As far as the country’s space science is concerned, the Philippine Atmospheric, Geophysical, and Astronomical Services Administration (PAGASA) only has limited astronomical services, which include operating an observatory, planetarium, time keeping, and monitoring of solar radiation.

So Cristobal noted that a space agency would “develop our capacity for space exploration…. not exactly going to the moon but using space technologies for applications that would matter as far as our survival, our national security, and even as far as food and agriculture, and food security are concerned.” She added that a space agency “would put together all the concerns of the Office of Civil Defense, the NDRRMC (National Disaster Risk Reduction and Management Council), the DENR (Department of Environment and Natural Resources), the NAMRIA (National Mapping and Resource Information Authority), MGB (Mines and Geosciences Bureau) , PAGASA, PHIVOLCS (Philippine Institute of Volcanology and Seismology)…”

It was revealed that the space science application needs of the many government agencies in the country are earth observation and mapping data from satellites in elapsed and real-time. At present, the agencies get their data from foreign satellite service providers for a price. Still, a secured access to satellite data is really a matter of national security.

Cristobal elaborated that a space agency, once legislated and implemented, would not only be a policy-making body but would also provide a structure to formalize the initiatives that would provide space science application needs to our government agencies. Such needs can range from simple handling of satellite data, to establishing earth observation facilities, to launching and managing a satellite in orbit.

But still, Cristobal emphasized that there is a need for a knowledgeable manpower to man a space program. “These things cannot happen unless we have people to later on run all these programs and projects, future institutions and space agency for that matter,” she explained.

Look Above and See the Stars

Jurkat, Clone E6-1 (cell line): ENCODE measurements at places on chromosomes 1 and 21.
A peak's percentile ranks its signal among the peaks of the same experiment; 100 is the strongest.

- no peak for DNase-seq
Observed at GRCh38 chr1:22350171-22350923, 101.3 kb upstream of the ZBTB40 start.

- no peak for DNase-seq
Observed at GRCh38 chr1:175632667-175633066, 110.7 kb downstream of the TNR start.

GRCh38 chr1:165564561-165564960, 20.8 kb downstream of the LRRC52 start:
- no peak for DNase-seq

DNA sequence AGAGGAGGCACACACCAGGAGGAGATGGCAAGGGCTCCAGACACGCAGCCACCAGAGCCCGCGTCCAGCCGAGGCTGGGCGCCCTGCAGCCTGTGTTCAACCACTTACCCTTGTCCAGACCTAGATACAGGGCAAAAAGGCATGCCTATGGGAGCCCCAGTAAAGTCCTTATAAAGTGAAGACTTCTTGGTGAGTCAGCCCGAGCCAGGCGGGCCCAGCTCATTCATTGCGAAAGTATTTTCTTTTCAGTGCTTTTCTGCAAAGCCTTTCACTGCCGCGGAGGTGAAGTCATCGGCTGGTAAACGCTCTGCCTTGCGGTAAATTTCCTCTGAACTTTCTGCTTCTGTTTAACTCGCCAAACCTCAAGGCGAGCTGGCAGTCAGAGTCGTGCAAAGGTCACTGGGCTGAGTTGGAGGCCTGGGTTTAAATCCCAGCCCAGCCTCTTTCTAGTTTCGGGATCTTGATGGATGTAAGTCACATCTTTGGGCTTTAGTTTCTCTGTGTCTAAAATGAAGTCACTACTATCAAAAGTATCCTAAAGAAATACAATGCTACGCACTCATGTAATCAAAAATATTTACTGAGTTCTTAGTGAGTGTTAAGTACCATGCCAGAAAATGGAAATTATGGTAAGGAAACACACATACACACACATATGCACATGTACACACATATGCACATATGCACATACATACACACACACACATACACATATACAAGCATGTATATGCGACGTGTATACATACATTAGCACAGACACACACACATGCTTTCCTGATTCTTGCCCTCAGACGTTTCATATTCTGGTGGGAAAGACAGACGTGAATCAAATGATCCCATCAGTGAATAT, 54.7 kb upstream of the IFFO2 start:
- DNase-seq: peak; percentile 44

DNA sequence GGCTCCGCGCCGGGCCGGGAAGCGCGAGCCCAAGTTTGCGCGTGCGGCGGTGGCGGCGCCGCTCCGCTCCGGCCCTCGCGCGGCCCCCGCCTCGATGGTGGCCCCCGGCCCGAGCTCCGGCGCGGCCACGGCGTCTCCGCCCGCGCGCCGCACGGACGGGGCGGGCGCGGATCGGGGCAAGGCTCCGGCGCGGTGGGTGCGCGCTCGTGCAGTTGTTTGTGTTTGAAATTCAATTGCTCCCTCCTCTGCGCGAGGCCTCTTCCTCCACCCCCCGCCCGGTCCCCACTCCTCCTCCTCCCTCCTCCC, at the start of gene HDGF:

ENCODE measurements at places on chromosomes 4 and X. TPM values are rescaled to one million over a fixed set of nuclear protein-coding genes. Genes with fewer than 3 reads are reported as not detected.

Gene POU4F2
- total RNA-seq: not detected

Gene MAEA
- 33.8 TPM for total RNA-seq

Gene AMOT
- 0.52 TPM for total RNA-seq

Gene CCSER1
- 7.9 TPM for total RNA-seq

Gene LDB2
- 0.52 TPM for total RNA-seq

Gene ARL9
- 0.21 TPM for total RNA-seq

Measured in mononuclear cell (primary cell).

The benefits of space science and technology will only be obtained if there is a competent workforce or a pool of space science professionals that would provide technological applications for gathering and translating science data into useful information, which can, in turn, be utilized for national policies, security, and survival.

Sese, in fact, agreed, “The larger the pool that we have, the more capable we can be in space science and technology application. It would translate to national development.”

Though a space exploration program or agency is far from the current priorities of the national government, having a space science education is the first step in gearing up for such an expensive investment and endeavor for the Filipino nation.

To which Engineer Ronald Tanco of the Philippine Astronomical Society, and one of the co-organizers of the star party, agreed: “I believe space science education is important to our Filipino youth because it inspires them. Space science continues to fascinate all of us and makes us wonder ‘What is out there?’ ‘How did it happen?’ These questions spark our minds to seek out more and to understand more… It brings out the little scientist in each one of us.”

A drizzle cut the star party short in UPLB. The cloudy skies that night seemed like a metaphor to the current state of space science in the country—bleak and blurry. But moments later, the drizzle stopped and the star-filled sky revealed itself, and of a flicker of hope for our space science. So will the concerted efforts of DOST-SEI and astronomy enthusiasts and groups eventually pay off? Perhaps yes, if only the young take time to look above and see the stars.

Astrophotography photo of the star-filled sky of UP Los Baños after the night sky cleared up. Many stars can hardly be seen with the naked eye. (Photo by John Ray Ramos)

(Read First of Two Parts)